Due to ongoing school enrolment pressures in the South Newton neighbourhood of Surrey, the Surrey Board of Education has voted unanimously to reduce the French Immersion program at École Woodward Hill Elementary from two kindergarten classes to one, beginning September 2017. Over subsequent years, the effect will be to eliminate one full "stream" of K-7 French Immersion classes.
Woodward Hill, located at 6082 142 St., has both French Immersion and English students. There are currently more than 300 children in the French Immersion program, comprising almost half of the school's student population. Approximately 20 of those students live in the catchment area of Woodward Hill.
The one-class reduction will not affect existing French Immersion students at the school and siblings will be grandfathered in, giving them first priority for new intake into the language program.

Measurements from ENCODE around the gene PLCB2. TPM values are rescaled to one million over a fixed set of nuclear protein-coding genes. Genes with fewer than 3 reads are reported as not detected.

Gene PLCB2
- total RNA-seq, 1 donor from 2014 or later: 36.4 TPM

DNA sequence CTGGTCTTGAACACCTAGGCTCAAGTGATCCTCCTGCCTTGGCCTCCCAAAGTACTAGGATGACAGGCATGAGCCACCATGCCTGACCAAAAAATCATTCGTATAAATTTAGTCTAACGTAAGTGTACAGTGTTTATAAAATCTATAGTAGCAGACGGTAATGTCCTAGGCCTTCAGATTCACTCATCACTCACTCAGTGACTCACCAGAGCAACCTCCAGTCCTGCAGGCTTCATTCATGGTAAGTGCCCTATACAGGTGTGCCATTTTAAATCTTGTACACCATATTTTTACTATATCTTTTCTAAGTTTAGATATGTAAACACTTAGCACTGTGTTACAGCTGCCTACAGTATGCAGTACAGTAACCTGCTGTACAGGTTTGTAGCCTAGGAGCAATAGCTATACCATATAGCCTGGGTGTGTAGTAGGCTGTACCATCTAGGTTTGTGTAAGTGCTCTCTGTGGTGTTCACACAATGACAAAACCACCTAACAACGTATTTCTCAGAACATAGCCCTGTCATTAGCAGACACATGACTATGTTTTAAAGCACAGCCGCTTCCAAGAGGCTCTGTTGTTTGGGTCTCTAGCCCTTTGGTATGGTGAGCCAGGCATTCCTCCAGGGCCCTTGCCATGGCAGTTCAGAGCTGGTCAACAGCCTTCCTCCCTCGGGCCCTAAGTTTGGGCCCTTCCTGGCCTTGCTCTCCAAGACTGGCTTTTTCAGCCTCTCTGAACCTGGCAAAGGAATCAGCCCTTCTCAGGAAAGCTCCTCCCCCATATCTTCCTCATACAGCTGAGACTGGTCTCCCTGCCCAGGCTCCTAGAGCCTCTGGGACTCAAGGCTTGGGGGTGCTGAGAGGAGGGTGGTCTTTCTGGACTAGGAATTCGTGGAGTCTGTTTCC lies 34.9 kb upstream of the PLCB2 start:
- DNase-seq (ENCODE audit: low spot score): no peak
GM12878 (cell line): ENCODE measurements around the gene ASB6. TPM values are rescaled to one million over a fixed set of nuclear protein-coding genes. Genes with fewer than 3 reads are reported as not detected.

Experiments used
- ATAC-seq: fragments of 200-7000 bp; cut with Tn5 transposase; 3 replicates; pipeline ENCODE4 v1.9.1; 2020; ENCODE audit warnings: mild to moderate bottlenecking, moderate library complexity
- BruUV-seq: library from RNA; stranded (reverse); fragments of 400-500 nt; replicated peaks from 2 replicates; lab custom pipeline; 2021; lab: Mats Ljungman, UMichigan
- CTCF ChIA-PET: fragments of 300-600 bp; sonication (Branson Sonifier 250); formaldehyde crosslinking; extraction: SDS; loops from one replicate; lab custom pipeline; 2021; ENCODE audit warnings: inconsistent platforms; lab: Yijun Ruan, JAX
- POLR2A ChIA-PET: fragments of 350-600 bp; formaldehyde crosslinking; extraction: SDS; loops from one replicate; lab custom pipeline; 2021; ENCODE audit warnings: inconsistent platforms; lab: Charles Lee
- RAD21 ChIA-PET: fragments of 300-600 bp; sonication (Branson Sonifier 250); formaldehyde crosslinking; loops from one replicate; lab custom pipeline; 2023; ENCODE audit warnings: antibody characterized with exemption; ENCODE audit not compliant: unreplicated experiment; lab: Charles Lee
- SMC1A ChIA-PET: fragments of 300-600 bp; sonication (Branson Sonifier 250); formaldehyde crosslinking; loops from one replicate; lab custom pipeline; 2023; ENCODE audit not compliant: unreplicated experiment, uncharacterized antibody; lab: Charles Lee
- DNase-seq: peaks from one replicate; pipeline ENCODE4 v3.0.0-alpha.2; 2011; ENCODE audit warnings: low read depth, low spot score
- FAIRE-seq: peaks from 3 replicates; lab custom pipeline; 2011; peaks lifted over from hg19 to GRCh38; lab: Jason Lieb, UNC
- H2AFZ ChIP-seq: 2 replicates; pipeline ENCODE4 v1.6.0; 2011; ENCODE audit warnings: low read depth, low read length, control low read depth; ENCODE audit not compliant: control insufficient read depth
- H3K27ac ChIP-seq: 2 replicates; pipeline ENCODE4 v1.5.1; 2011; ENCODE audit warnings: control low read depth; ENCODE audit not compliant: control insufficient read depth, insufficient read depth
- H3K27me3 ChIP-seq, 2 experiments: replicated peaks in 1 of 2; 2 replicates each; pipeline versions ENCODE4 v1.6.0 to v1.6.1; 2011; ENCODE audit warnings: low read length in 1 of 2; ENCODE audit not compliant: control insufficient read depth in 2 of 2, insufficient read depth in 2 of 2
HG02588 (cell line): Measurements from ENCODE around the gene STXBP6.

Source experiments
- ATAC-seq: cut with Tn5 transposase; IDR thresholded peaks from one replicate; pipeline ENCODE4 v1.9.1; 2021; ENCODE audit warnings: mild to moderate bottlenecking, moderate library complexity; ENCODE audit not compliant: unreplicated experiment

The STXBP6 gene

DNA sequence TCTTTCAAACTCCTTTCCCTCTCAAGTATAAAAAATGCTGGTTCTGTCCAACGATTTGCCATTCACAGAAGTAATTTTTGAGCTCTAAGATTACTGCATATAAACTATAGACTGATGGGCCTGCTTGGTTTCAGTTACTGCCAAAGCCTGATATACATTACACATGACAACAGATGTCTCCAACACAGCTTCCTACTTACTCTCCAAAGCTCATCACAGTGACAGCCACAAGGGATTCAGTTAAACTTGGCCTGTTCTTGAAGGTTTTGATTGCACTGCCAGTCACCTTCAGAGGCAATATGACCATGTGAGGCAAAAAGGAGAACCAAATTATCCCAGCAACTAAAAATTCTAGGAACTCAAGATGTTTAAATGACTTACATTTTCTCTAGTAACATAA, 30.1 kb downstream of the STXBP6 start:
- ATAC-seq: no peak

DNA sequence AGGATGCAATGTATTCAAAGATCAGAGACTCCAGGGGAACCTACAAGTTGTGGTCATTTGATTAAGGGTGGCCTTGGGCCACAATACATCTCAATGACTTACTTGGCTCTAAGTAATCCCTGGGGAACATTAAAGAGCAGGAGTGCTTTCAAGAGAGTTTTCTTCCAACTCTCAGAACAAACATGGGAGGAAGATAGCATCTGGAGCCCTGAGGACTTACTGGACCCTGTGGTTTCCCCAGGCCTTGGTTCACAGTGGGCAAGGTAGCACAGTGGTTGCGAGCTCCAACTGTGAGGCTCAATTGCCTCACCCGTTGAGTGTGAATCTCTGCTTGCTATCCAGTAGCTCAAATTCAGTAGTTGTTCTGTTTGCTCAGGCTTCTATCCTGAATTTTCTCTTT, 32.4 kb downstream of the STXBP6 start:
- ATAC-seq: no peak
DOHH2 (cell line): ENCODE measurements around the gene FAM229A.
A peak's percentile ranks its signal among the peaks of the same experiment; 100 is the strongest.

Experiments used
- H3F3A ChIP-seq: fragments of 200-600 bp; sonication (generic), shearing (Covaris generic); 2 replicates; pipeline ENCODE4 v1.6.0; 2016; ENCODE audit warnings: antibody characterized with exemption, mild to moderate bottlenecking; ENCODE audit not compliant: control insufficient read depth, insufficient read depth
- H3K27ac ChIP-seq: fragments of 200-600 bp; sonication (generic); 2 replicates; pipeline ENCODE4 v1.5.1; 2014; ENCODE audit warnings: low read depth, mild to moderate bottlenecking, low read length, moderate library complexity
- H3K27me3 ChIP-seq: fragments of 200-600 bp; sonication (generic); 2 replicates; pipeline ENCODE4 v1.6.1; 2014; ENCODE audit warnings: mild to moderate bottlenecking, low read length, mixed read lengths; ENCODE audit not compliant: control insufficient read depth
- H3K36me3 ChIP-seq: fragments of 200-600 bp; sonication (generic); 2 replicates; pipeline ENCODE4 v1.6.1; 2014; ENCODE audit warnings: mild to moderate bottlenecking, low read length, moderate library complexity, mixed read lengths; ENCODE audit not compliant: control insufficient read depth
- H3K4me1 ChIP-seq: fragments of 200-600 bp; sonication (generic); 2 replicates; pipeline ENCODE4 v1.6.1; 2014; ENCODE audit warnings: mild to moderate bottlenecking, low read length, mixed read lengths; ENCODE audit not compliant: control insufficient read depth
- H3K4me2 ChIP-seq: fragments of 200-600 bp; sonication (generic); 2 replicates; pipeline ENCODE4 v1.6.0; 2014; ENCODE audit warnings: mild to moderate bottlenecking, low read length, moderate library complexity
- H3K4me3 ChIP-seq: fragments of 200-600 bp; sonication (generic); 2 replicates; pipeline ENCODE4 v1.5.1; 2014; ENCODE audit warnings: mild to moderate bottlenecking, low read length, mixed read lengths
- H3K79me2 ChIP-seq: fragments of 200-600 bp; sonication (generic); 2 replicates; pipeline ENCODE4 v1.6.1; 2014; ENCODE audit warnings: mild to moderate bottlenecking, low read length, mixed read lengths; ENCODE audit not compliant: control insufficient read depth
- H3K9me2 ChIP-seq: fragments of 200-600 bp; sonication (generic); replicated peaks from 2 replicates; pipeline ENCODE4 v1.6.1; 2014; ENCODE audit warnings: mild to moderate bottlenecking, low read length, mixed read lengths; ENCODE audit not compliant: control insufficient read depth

The change is being implemented to ensure that in the coming years, there are available spaces at the elementary school for students living within the catchment area, located in one of the fastest-growing neighbourhoods in the city.
French Immersion is one of many programs of choice offered by the Surrey School District. There are now seven elementary schools offering early French Immersion. Cougar Creek Elementary (12236 70A Ave.) is the newest addition. As of this week, there are 16 students registered for the new program, with enrolment expected to increase prior to the start of the 2016-2017 school year in September.
At the June 16 public board meeting, the Surrey Board of Education also approved a motion presented by Trustee Laurae McNally to devote the first trustee meeting of the upcoming school year to analyzing all choice programs, considering capacity, boundaries and policy revisions in terms of the school district's long range facilities and education plan.
Lack of capacity, said McNally, results in ongoing challenges to expanding and sustaining Surrey's programs of choice and the board must continually consider moving programs, which is a disruption to school communities.